Annapurna Circuit - Day 13 - Forbidden Kingdoms

Trip Start Jul 25, 2006
1
127
165
Trip End Ongoing


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Wednesday, May 21, 2008

May 21st - Day 13 - Muktinath (3800 m) to Kagbeni (2800 m)
Total Kilometres: 131 Today: 10

Kagbeni is called the Gateway to the Forbidden Kingdom of Mustang. Forbidden unless you pay the $700 permit fee to trek there. When over 21 kingdoms were brought under the banner of a unified Nepal, Mustang alone was allowed to keep its general autonomy. Kagbeni is as far as you are allowed to go into the Upper Kingdom of Mustang without the aforementioned permit.

It is also my favourite village in Nepal so far. The walk from Muktinath was about 10 kilometres. We walked along a dusty road with an arid landscape of large rolling hills, deep ravines, tough prickly scrub brush, with the peaks of snow capped mountains peeking out from behind clouds in the far distance. Every colour seemed a different shade of brown. It looked a setting from a Sergio Leone spaghetti Western. The descent from Muktinath to Kagbeni was supposed to be over a thousand metres. While we had dropped some over the first seven kilometres, it had been nowhere near as much as it was supposed to be. Finally we came to the edge of a valley wall and stopped. Laid out far below was Kagbeni. The village was small and medieval, perched about the mostly dry riverbed that led further into Mustang. From the edge of the village and back into the "v" of the valley below was an oasis of lush green and crops grew of all types. The vibrant splash of green against the parched brown of the surrounding landscape was extremely striking. Later investigation would show an ingenious, yet simple, irrigation system that must have been perfected over hundreds of years, turning this desert landscape into a fertile hidden paradise.

It is hard to overstate the incredible sense of history and wonder of the old medieval village. Crumbling stone walls and alleys took you through to the heart of the village. The remnants of the old king's house stands sentinel over the disintegrating corpses of the houses around it. If it wasn't for the occasional power line or water hose, you would swear it was the 15th century and this was still the fortified town on the Tibetan trading routes from ages past.

Perched on an outcrop about the river is Kag Chode Thupten Samphel Ling Sakyu monastery. Made of red brick and stone, it stands out from any of the buildings around it. Built in 1429, it has a collection of 600 and 700 year old thangpa paintings and sacred texts. It has a number of ancient and valuable Buddhist statues inside the inner sanctum. The outside walls have many small indentations where birds have made nests. From the rooftop, the views up the Mustang Valley are nothing short of inspiring. The daily wind that rages up the valley from Jomson made it difficult to stand still while taking photographs.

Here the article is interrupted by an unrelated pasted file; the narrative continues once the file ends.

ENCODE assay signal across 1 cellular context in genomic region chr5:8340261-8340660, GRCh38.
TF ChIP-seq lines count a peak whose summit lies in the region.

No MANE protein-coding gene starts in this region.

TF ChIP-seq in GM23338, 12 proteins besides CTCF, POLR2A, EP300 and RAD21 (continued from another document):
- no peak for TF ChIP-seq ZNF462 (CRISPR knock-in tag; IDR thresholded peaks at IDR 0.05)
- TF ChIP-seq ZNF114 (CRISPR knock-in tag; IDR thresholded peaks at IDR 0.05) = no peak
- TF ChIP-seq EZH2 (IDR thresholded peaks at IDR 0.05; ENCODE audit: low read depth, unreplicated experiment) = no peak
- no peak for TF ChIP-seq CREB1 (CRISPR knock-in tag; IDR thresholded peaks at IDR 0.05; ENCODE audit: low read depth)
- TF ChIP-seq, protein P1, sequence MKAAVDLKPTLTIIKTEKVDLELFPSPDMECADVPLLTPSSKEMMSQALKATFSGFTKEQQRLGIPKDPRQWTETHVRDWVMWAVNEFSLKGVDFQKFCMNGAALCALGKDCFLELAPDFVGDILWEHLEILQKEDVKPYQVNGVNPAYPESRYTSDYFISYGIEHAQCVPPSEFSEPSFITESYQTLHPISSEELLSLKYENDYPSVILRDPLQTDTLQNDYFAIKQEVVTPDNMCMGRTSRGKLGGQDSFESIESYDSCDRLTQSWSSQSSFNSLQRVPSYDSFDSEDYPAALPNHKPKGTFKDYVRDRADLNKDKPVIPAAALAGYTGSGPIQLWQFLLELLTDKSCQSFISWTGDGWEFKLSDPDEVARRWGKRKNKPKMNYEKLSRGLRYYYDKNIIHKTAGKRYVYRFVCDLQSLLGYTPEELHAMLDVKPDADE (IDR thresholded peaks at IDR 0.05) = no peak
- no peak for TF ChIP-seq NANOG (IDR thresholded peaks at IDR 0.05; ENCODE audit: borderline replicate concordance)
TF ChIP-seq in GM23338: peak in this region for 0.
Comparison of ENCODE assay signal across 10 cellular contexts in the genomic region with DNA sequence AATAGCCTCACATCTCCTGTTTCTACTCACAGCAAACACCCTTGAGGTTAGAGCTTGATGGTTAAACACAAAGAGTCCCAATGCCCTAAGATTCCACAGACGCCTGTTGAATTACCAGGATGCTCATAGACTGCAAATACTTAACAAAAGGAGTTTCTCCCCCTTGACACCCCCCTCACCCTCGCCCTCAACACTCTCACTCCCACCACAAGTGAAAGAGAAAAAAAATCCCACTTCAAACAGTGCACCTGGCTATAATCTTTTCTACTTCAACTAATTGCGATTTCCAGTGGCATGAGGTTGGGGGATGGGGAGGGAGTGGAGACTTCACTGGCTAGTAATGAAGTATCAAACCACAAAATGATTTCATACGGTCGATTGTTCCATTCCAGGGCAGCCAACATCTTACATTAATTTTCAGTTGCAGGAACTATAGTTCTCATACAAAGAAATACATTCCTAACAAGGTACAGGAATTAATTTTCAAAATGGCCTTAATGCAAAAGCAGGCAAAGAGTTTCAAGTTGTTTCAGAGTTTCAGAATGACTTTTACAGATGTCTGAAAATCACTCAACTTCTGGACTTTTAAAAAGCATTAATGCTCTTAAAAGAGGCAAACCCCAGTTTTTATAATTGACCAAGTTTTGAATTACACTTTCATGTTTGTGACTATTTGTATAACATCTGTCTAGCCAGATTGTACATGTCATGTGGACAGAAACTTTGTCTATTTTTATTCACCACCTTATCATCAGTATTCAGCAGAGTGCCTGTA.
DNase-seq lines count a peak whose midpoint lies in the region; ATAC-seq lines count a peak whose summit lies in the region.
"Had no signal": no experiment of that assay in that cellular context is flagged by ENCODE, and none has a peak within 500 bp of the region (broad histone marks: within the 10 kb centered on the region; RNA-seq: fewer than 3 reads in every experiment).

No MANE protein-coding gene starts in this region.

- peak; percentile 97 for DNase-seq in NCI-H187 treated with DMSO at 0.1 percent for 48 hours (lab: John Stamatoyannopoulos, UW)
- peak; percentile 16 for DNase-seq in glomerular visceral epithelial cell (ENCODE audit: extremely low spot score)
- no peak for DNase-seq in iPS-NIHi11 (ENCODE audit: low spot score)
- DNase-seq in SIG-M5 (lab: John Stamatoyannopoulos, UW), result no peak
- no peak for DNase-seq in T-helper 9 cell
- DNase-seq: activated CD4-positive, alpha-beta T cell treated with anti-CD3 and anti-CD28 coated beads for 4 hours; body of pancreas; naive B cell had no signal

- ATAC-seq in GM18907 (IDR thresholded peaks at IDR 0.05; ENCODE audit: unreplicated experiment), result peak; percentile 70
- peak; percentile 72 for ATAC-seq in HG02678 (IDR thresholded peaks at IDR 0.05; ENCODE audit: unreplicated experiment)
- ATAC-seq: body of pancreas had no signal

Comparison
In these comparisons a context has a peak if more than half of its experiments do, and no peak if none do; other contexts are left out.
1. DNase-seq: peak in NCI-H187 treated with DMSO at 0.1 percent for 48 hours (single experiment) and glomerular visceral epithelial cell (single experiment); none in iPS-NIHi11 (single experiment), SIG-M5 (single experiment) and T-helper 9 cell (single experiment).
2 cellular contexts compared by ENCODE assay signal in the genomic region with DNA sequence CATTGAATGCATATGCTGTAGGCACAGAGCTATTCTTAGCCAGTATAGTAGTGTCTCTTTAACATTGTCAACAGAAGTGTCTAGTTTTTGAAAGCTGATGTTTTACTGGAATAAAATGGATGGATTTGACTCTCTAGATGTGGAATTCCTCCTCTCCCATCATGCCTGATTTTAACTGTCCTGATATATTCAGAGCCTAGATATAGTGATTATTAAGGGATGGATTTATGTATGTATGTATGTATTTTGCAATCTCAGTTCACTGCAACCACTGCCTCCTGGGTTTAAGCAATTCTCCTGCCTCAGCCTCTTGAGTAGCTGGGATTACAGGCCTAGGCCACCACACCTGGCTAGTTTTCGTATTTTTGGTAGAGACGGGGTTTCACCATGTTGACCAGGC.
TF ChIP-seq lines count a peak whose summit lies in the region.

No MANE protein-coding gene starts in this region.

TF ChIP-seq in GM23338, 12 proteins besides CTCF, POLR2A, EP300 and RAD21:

Wandering through the town, I came across a group of residents sitting in a small square. They ranged in age from infant to the very elderly. I said hello and introduced myself to the young father of the one year old. We talked for quite some time about his life and the village. Eventually he picked up his child, tied her to his back, and asked me to come along with him.

For the next thirty minutes he took me back through the lanes of the medieval old town, bringing it alive with his stories and knowledge of its past. Originally the village had only two gates, guarded by a male and female figure, one at each gate, that kept out evil spirits. These figures predated Buddhism in this area, and were reflective of the more animist beliefs of Bon, the religion before the advent of Buddhist belief.

We wandered through the town and then into the pastures and fields where the beauty and genius of the irrigation system became more apparent. This system allowed for the small village to be almost entirely self sufficient in the middle of a dry hostile environment. He took us (Matt having joined us) to the grounds of an annual archery contest that attracted Nepalese from far and wide to vie for victory and money. At the end of our walk, I tried to give him some money for guiding us. He would not take it, insisting it was his pleasure.

This is one of the best moments of travelling. To have real and honest interactions with people from the country you are travelling in. So many times as a traveller you feel like nothing more than a source of cash, a walking ATM, to the people you meet. While I try hard to interact with honesty with the people I meet, it is not always reciprocated. This man showed me around out of kindness and a love of the place that is his home. It was a wonderful way to end my day.

I love this village.
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